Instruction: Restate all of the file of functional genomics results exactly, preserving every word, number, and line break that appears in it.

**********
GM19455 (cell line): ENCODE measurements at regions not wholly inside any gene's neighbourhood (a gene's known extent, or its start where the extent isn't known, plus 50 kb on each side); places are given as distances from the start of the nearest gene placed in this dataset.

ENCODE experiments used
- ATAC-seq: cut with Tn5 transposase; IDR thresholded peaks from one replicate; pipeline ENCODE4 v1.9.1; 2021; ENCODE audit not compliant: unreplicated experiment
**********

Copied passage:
GM19455 (cell line): ENCODE measurements at regions not wholly inside any gene's neighbourhood (a gene's known extent, or its start where the extent isn't known, plus 50 kb on each side); places are given as distances from the start of the nearest gene placed in this dataset.

ENCODE experiments used
- ATAC-seq: cut with Tn5 transposase; IDR thresholded peaks from one replicate; pipeline ENCODE4 v1.9.1; 2021; ENCODE audit not compliant: unreplicated experiment